The coronavirus pandemic has disrupted our daily lives and affected nearly every American, and it's also taking its toll on the economy.
For those who are decades away from retirement, this economic downturn should be no cause for major concern. The stock market tends to correct itself over time, so even if the country does slip into a recession, eventually, you should see your investments climb back up once again. In fact, right now is a fantastic time to start investing if you haven't already. Because stock prices are so low, you can potentially see significant gains over time by investing now.
But what if you're close to retirement, and your investments have taken a nosedive? The first step is to avoid panicking and try to keep a clear head. Then, take these few steps to make sure you're protecting your retirement as much as possible.
1. Be willing to adjust your retirement age if necessary
While the stock market can be fantastic when saving for retirement, it can also be unpredictable. So even if you have a thorough plan for your future and know exactly when you want to retire, you may need to adjust those plans.
Depending on what your savings currently look like and how close you are to your expected retirement age, you may need to postpone retirement by a few years. Consider your savings goal, then think about how long it might take to reach that target.
If your current savings aren't too far off from your goal, you may be able to supercharge your investments over the next few years as the market recovers and still be able to retire on time. But if your savings have been hit hard and you were hoping to leave your job within the next year or two, you may be better off saving for a few more years before you retire.
2. Don't sell your stocks or cash out your retirement fund
When the market is in a free-fall, it can be tempting to pull all the money from your retirement accounts. If you're worried the stock market is only going to get worse, you may think you're doing the right thing by cashing out now, before you lose any more money.
However, cashing out now could be a costly mistake. For one, if you withdraw money from your 401(k) or traditional IRA before age 59 and 1/2, you'll need to pay income taxes and a 10% penalty on the amount you withdraw. In addition, when you sell all your investments when the market is at a low point, you'll be missing out on all the potential gains you could see when the stock market starts to recover.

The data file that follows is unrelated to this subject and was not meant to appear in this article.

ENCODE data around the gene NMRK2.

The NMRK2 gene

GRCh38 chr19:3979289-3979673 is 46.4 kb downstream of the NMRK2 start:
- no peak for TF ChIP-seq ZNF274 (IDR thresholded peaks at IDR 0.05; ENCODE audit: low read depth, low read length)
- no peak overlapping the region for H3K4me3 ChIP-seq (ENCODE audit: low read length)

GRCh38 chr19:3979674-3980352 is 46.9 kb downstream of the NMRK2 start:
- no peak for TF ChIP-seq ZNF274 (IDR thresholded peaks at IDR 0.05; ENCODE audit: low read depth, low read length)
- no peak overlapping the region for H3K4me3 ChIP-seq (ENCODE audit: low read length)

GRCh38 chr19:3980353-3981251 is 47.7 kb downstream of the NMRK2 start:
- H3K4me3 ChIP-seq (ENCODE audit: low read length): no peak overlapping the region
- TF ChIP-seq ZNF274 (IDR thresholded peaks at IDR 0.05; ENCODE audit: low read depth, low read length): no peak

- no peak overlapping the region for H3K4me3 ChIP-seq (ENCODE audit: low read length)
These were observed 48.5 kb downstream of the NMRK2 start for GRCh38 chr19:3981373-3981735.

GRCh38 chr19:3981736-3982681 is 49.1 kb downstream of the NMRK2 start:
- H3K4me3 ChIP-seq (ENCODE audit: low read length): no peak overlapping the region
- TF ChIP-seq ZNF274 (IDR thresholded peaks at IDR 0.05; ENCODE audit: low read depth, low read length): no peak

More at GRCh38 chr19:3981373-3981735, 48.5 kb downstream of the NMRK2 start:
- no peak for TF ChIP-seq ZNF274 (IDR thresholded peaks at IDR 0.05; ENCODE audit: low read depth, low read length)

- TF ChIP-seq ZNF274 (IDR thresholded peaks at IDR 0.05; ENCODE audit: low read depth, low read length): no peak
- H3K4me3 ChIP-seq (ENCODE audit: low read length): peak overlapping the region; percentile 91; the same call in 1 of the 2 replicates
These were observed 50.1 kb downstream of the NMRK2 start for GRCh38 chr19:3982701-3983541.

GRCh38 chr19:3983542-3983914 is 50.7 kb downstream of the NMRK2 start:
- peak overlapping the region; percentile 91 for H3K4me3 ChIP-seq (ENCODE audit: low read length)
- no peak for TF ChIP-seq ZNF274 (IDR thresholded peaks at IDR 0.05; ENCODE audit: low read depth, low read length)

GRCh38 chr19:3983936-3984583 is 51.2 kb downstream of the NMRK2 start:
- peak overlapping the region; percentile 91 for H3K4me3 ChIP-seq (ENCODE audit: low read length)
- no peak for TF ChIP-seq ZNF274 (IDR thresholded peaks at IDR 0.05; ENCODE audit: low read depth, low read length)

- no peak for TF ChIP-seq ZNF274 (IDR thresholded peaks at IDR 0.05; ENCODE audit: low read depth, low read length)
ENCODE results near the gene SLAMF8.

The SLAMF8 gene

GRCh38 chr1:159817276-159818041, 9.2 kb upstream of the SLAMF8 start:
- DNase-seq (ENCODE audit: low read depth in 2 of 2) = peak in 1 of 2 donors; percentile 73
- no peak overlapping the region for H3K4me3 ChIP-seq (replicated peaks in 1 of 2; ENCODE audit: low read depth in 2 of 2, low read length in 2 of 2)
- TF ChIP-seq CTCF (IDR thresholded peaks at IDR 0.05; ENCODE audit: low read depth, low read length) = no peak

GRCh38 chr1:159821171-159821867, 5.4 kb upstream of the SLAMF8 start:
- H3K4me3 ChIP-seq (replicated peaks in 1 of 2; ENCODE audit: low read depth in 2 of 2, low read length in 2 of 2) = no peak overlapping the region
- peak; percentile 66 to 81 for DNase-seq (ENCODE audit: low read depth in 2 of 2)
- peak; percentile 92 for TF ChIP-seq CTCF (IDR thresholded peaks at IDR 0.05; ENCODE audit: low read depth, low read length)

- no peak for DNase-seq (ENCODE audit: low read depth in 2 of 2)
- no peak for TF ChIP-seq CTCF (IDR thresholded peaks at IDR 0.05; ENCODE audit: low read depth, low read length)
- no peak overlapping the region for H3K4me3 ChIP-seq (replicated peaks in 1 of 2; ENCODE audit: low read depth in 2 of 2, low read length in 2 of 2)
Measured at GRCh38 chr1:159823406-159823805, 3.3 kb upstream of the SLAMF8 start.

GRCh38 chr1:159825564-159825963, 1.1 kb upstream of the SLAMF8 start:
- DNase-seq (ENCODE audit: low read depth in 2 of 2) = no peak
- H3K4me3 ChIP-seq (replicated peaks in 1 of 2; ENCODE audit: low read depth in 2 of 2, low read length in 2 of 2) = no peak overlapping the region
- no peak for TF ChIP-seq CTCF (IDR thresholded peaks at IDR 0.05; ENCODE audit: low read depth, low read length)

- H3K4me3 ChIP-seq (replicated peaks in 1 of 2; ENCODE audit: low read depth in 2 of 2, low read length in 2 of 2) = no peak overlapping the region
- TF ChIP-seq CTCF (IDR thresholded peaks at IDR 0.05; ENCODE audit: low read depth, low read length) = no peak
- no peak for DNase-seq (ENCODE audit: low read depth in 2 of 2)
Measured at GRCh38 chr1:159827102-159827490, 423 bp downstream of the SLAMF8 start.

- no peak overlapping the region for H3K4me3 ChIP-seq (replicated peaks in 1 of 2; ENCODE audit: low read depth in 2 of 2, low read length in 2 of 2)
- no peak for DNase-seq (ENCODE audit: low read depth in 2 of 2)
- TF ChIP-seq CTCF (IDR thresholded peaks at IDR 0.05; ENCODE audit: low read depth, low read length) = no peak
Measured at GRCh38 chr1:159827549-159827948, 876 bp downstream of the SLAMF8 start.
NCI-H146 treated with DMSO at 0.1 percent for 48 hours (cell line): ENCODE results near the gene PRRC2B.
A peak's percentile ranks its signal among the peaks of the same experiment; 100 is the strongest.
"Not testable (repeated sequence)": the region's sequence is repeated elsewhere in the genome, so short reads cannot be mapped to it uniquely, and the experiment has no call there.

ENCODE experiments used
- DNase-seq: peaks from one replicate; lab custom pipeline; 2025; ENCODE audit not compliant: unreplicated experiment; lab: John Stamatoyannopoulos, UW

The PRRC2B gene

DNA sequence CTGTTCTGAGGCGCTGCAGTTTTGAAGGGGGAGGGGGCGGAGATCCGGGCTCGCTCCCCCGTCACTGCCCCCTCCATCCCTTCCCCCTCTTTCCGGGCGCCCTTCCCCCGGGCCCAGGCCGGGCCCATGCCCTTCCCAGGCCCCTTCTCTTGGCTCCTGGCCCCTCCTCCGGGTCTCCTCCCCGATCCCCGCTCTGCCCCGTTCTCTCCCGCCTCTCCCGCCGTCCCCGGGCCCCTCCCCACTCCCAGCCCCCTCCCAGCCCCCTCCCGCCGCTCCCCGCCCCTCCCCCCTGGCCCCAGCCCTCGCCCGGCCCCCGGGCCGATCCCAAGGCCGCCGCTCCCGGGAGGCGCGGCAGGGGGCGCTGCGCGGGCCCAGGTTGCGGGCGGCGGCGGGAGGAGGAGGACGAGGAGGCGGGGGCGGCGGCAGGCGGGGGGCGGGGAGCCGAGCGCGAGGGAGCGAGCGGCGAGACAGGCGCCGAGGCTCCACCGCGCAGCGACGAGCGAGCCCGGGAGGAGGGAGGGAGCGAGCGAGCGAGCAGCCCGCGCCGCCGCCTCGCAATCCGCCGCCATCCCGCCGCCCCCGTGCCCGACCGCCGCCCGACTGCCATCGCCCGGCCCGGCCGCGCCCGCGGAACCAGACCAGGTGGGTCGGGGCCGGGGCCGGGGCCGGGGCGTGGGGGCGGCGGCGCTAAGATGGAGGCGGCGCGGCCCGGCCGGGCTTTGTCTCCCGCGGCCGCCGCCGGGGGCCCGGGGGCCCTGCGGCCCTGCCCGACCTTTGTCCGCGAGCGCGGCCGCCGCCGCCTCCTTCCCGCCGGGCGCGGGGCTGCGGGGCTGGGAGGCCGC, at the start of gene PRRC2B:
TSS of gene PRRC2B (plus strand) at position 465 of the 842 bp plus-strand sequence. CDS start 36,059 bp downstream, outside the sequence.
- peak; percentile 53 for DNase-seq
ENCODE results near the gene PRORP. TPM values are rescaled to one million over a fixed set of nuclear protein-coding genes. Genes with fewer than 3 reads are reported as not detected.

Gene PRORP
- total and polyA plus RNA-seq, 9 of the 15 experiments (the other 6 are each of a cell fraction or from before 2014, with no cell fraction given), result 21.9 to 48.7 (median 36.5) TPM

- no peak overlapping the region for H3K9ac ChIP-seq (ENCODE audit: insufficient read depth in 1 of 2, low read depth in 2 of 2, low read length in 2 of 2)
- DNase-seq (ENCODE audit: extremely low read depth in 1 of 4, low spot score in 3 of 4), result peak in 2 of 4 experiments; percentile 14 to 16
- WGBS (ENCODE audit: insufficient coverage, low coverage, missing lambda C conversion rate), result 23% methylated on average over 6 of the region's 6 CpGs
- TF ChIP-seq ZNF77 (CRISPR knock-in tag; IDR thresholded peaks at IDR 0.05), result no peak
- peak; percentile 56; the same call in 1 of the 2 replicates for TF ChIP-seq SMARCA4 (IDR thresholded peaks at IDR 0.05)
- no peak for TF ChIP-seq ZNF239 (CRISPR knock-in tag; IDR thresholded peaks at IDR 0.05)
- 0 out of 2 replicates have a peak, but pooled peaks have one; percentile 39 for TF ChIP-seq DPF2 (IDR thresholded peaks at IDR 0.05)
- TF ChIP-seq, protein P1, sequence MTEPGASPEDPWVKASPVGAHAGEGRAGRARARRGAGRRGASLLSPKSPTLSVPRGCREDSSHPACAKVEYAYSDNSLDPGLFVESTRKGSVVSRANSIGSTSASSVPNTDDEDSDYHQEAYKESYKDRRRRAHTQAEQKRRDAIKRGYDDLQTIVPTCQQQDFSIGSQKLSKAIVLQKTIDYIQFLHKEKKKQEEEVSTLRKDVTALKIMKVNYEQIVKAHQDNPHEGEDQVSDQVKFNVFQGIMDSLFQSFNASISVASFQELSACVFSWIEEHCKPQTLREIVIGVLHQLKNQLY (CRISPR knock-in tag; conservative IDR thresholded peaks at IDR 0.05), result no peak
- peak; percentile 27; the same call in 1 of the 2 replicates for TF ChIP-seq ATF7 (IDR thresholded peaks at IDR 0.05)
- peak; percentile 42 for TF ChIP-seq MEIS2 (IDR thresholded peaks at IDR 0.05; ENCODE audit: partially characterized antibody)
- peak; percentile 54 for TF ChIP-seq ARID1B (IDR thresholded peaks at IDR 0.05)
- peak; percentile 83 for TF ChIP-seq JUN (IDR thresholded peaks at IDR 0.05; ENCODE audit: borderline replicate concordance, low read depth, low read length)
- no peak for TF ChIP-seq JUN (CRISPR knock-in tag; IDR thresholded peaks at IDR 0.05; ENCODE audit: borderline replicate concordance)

Although the market may be going through a rough patch right now, the best thing you can do is ride out the storm and wait for your savings to bounce back on their own. Given enough time, they will bounce back on their own.
3. Reconsider your asset allocation going forward
Asset allocation refers to how your investments are diversified. As you get older, you should be adjusting your asset allocation so more of your money is invested in conservative investments such as bonds, with less money going toward riskier investments such as stocks.
Ideally, you should be making these adjustments even when the economy is booming -- because you never know when a recession will strike, and you want your money to be protected before the stock market dips. But even in the midst of an economic downturn, it's a good idea to double-check that your investments are diversified properly going forward.
Before you invest any new money, think about your tolerance for risk and consider how you want your cash to be allocated. If you're nearing retirement age, that may mean investing more in bonds going forward so your money is as safe as possible if the stock market falls again in the future. If you're unsure about how, exactly, to invest your money, you may want to talk to a financial advisor to get personalized advice regarding what's best for your unique situation.
These are uncertain times, and this pandemic is concerning not just from a health perspective, but from a financial perspective as well. Although much of what happens with the stock market is out of your control, you can take a few proactive steps to ensure you're doing as much as you can to prepare for retirement.